Wednesday, August 12, 2009

The Meltingpot Book Review -- The Gifted Gabaldon Sisters by Lorraine Lopez


The Meltingpot has been stricken by an unpleasant stomach bug and her hunting trip for Black Virgins postponed. I hope to still visit Chipiona before we have to head back to the United States and I will definitely keep you posted on what we find.

But that doesn't mean I don't have something to share today. Seeing as how I spent almost 24 hours in bed yesterday waiting for my stomach to stop trying to stage a revolution, I took advantage of the quiet and read, The Gifted Gabaldon Sisters by Lorraine Lopez. And it was so good, I almost didn't mind the stomach pains.

I picked this book off the shelf at the bookstore before I left without knowing anything about the author. As you know, I'm pretty much a sucker for any novel that features non-White characters. It's my soft spot. So based on the title alone and the flap copy I decided to take a risk on this book that sounded like it would be a cross between, Like Water for Chocolate and Little Women.

The story spans almost 20 years in the lives of four Hispanic sisters whose mother has died at the beginning of the story. In alternating chapters we hear from each sister who narrates the family history. Woven between the sisters' sometimes heartbreaking and often hilarious tales, is the story of the Hopi woman who was the family servant, but treated like a treasured member of the family. And in the spirit of Like Water for Chocolate, there's something mystical about the Hopi woman, an otherworldly mystery that all four girls need to unravel to find peace in their own lives.

I loved this book because the characters were so unique (each sister is named after a famous film star, i.e. Sophia Loren Gabaldon and Bette Davis Gabaldon) and well developed. What's more, the story of a contemporary Hispanic family (the story takes place from the 1960s - 1980s) that isn't about being Hispanic as much as it is about being a family -- marriage, divorce, children, annoying relatives, incest, drug abuse, etc -- feels rare. Anybody, regardless of their ethnicity, who is part of a large family will recognize the drama and sympathize with the characters, especially if they have sisters.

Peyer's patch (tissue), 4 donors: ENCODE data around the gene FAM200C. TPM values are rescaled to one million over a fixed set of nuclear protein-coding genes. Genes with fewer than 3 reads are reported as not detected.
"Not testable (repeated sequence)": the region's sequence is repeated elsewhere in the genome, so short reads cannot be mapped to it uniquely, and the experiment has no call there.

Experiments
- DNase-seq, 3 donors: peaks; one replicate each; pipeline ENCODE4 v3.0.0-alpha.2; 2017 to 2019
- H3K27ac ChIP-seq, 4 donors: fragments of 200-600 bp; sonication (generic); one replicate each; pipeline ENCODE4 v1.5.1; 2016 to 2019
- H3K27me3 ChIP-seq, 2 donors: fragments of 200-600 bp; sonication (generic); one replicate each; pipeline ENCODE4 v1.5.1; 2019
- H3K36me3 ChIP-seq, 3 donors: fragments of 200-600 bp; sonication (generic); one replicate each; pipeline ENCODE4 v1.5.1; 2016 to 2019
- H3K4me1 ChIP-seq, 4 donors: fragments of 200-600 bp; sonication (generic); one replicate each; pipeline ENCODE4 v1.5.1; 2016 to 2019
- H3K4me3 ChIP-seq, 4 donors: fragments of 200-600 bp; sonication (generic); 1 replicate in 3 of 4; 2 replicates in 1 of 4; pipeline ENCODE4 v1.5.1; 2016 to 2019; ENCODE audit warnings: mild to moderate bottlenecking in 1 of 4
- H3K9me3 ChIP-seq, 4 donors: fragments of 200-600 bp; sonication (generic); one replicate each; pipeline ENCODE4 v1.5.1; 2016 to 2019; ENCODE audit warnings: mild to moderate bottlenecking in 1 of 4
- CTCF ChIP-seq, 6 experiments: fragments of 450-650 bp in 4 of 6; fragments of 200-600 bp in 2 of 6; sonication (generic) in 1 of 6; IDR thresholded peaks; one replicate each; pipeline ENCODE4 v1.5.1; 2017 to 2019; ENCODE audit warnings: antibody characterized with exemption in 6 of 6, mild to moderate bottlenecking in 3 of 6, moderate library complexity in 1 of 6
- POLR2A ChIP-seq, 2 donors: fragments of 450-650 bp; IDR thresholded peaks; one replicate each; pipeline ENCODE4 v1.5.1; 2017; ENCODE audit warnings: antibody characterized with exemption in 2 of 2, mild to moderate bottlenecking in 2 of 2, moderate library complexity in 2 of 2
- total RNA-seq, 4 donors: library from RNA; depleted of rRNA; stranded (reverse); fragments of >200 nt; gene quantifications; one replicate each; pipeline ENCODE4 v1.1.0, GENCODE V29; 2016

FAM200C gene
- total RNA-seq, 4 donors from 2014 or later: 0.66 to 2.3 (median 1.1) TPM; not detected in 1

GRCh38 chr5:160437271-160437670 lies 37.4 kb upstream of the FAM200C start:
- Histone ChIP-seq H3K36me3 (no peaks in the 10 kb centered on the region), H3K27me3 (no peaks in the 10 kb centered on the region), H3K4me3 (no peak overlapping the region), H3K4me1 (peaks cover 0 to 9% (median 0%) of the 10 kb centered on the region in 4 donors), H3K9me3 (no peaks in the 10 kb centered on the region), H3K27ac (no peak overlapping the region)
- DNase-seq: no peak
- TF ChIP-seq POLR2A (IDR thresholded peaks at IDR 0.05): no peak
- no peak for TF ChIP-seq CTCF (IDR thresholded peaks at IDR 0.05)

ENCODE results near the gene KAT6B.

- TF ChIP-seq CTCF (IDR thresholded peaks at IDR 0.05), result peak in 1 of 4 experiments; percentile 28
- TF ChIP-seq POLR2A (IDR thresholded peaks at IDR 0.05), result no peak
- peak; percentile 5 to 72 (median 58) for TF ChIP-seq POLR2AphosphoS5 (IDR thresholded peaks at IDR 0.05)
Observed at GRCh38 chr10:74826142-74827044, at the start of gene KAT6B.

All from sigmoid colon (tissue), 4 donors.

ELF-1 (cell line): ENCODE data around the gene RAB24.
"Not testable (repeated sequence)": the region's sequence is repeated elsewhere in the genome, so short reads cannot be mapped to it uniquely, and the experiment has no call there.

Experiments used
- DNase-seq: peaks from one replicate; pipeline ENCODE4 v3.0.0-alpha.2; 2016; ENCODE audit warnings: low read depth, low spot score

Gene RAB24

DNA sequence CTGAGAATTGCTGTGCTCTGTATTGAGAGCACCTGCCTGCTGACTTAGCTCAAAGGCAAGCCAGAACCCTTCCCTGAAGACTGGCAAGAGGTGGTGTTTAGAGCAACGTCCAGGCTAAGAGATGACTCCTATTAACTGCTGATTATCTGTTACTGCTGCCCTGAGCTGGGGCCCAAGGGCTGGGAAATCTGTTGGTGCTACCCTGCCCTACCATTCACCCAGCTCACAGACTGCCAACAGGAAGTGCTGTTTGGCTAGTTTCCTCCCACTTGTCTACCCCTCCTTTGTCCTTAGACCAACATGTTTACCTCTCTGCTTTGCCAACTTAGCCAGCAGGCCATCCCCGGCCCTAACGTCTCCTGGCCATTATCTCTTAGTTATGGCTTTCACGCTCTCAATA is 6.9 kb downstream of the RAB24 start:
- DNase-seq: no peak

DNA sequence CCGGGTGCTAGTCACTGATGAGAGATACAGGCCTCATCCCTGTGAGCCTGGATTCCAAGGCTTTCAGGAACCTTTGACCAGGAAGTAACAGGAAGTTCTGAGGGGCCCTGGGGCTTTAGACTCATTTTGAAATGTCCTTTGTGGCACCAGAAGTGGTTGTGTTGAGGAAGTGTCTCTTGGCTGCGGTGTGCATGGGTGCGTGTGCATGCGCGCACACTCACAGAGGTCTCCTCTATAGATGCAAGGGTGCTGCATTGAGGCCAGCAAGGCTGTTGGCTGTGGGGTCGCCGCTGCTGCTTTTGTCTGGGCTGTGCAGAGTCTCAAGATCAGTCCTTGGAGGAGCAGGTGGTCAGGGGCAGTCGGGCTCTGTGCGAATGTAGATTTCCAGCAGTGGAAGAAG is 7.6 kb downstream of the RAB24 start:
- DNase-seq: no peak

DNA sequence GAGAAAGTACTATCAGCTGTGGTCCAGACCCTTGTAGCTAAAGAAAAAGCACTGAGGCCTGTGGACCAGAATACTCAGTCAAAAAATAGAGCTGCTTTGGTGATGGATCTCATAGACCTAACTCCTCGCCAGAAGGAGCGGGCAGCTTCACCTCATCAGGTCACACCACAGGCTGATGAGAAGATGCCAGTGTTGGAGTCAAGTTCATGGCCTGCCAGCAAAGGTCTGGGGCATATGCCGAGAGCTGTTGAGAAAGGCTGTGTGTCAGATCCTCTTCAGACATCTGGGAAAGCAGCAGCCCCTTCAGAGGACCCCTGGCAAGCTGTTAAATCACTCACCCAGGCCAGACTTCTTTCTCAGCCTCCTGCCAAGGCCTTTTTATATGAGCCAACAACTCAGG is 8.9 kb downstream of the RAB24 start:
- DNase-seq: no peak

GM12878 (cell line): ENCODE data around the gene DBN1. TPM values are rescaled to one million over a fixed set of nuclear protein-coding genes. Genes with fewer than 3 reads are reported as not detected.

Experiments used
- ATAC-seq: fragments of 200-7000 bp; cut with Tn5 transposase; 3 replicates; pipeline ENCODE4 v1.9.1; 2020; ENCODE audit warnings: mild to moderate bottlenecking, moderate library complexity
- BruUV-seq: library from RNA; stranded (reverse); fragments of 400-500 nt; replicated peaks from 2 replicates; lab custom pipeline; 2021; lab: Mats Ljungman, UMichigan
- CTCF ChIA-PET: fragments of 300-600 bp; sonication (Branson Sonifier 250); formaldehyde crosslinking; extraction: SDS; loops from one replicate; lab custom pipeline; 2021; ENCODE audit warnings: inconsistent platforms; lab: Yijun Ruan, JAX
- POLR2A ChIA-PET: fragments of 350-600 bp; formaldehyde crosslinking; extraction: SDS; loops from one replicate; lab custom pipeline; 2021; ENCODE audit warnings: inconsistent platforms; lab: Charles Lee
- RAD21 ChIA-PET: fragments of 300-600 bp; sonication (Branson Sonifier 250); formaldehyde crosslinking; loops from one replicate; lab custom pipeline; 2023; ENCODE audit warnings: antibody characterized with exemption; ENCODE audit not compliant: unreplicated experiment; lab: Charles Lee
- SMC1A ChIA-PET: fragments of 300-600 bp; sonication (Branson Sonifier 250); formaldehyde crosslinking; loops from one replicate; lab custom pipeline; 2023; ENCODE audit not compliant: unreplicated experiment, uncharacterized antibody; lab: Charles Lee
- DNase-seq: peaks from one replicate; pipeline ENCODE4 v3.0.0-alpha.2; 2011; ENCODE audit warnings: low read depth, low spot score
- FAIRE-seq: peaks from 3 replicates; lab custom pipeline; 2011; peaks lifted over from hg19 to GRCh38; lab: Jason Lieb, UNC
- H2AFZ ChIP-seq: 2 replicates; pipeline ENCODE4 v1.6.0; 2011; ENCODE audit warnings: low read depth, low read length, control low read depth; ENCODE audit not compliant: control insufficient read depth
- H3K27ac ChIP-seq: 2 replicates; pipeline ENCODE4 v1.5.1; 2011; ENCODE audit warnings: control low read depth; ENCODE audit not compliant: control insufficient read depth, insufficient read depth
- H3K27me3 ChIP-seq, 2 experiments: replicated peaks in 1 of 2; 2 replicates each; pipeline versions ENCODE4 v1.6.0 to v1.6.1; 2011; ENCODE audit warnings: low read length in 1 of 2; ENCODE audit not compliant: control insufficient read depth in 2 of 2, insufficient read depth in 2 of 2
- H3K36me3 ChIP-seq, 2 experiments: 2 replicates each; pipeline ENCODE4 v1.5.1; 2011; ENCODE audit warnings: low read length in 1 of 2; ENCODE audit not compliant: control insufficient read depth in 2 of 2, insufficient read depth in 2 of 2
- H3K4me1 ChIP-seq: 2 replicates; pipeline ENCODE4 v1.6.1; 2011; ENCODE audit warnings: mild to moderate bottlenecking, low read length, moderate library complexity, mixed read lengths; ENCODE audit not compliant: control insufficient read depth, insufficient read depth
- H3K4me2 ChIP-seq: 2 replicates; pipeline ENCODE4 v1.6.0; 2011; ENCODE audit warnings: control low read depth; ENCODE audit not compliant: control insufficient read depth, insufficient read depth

After reading The Gifted Gabaldon Sisters, I will definitely be adding Lorraine Lopez to my list of favorite authors. She has a short story collection coming out in the fall and has already written a YA novel and another short story collection. Has anybody else read this book, or any other by Lopez? What did you think? And based on my review, can you recommend any other books like this you think I or other Meltingpot Readers might like? I'm listening.

Peace!

5 comments:

Dee said...

Hope you feel better. Good luck in finding this "Black Virgin." I'll see if they have the book at my local library.

SweetKinks said...

When I was reading this post it made me think
about a book I did not finish reading last year;

How the Garcia Girls Lost Their Accent by Julia Alvarez

It is about four Dominican sisters who moved to New York and had a difficult time there.
There is a BETTER here-

http://www.sparknotes.com/lit/garciagirls/summary.html

I did not get to finish reading the book last year but I am going to find it again and read it.

LT said...

Dee,

Thanks. Saw the Black Virgin today. Will post tomorrow about it.

SweetKinks,
I read that book a while back, but I don't remember if I liked it. Let me know if I should read it again.

dyana said...

really interesting post........
Great Blog........
Every ine should read this .........
Thanks for sharing.............
________________
DyanaDevis

Online Marketing of your brand

SweetKinks said...

LT,
it might take a while for me to go to the library then read it.
However,
it wouldn't hurt to read it again.
I would, and I am.

I will definitely let you know.

P.S thanks for the reply, I am
in aw and giddy.